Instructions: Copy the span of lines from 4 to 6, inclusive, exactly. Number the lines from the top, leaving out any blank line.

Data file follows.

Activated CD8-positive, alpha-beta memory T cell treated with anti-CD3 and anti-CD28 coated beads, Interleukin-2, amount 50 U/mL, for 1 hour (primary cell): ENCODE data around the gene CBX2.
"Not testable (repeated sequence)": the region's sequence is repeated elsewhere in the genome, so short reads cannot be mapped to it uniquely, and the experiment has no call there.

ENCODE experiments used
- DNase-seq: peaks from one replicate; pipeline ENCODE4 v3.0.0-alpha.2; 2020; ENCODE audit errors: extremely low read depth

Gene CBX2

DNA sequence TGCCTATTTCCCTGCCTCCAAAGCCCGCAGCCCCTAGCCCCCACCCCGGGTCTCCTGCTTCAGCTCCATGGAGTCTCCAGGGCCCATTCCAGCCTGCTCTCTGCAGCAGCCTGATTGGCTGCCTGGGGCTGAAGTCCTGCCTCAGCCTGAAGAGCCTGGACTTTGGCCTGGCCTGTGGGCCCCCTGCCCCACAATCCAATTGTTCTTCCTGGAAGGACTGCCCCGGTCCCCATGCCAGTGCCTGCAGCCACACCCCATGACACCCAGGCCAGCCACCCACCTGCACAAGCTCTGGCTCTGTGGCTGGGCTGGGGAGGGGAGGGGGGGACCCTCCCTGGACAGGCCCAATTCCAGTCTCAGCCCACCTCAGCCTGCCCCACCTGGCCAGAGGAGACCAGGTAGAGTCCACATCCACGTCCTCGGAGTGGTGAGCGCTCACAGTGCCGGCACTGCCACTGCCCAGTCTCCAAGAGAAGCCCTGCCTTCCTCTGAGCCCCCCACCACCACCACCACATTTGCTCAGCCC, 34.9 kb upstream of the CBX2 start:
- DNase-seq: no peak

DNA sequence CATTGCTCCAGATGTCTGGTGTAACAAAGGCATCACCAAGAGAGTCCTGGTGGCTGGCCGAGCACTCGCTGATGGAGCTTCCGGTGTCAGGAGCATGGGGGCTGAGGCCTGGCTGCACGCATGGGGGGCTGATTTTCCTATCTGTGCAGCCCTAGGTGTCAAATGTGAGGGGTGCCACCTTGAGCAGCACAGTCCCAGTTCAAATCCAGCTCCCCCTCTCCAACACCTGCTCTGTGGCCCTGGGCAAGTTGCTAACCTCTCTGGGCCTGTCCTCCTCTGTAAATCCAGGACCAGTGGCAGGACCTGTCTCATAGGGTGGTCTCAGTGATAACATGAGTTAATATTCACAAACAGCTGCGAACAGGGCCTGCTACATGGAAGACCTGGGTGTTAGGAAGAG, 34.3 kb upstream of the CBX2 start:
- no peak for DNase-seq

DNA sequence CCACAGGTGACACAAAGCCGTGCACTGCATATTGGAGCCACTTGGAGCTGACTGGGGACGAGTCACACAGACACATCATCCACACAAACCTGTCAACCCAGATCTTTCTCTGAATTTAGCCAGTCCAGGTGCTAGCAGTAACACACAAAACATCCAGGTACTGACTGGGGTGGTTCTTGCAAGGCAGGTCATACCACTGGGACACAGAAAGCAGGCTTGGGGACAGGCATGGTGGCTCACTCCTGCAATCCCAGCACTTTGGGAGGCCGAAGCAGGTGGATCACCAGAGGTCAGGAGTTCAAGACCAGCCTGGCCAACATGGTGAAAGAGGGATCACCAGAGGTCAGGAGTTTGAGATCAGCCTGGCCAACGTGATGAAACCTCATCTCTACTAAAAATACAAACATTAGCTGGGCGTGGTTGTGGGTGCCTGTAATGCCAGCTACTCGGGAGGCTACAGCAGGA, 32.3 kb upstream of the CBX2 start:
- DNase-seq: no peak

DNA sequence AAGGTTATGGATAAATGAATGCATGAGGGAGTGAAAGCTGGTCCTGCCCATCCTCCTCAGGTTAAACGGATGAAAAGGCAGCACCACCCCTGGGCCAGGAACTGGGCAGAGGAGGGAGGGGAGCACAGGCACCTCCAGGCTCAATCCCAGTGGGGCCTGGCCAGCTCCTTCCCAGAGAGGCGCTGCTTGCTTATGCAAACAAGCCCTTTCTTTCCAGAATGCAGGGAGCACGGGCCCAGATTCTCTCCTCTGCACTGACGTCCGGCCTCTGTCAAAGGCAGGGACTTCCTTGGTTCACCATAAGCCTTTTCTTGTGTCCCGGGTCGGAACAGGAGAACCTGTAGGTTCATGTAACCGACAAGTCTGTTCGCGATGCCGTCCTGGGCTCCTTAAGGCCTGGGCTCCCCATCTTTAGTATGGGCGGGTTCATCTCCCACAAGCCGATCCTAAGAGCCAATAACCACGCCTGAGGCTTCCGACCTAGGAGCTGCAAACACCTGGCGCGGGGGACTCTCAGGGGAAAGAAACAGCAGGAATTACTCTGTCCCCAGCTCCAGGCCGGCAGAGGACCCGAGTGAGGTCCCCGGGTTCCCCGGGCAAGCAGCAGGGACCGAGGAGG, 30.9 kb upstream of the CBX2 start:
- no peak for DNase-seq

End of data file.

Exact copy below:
- DNase-seq: peaks from one replicate; pipeline ENCODE4 v3.0.0-alpha.2; 2020; ENCODE audit errors: extremely low read depth

Gene CBX2

DNA sequence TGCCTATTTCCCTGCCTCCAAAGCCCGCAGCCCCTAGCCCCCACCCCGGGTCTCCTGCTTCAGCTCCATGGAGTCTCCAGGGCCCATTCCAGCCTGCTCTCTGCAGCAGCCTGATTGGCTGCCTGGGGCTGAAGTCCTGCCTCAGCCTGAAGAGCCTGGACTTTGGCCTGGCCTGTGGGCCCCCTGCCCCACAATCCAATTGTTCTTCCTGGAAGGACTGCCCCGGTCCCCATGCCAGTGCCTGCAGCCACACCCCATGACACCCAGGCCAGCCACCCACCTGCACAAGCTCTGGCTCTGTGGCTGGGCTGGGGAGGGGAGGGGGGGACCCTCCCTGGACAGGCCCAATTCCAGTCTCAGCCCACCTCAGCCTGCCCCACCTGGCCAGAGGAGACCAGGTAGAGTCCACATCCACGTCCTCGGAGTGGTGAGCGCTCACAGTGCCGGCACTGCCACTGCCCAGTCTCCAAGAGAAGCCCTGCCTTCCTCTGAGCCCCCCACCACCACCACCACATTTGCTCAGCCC, 34.9 kb upstream of the CBX2 start: